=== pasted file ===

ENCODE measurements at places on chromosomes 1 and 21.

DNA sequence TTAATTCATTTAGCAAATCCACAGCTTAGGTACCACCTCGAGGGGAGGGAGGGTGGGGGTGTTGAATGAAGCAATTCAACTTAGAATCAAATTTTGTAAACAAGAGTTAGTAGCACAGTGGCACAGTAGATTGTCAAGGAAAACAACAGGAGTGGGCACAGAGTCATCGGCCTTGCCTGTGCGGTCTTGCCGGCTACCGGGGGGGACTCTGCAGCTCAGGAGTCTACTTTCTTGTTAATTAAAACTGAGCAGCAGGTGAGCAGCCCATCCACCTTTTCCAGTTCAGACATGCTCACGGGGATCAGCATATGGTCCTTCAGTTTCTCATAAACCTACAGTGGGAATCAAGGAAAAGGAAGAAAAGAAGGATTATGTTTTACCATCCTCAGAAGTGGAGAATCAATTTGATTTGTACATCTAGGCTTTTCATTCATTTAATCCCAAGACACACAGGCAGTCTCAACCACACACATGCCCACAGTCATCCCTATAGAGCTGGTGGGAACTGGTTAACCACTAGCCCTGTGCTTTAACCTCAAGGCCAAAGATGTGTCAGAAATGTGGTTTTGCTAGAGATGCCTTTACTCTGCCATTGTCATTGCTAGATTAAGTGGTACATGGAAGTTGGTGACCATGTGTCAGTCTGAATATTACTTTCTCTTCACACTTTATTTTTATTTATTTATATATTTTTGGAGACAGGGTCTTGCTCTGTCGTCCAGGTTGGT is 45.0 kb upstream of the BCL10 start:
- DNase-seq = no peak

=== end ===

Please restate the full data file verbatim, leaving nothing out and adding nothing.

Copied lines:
ENCODE measurements at places on chromosomes 1 and 21.

DNA sequence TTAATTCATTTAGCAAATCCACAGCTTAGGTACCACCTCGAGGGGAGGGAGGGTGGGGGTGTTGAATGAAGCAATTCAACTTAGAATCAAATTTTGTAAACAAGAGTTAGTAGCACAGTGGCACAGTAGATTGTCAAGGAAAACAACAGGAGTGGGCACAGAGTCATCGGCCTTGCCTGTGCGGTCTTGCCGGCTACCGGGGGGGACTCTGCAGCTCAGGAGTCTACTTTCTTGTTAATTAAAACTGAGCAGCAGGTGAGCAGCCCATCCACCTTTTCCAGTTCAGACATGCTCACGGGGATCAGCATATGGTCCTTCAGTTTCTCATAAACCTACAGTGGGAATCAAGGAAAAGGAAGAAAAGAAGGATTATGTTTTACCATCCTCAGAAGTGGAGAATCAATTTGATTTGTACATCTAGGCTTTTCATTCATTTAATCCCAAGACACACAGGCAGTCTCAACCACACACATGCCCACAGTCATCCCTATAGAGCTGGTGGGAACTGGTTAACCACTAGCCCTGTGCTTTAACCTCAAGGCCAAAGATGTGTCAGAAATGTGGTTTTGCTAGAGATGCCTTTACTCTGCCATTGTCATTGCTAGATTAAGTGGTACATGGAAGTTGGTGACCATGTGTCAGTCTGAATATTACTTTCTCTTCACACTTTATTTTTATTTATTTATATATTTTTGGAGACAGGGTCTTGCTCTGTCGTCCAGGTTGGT is 45.0 kb upstream of the BCL10 start:
- DNase-seq = no peak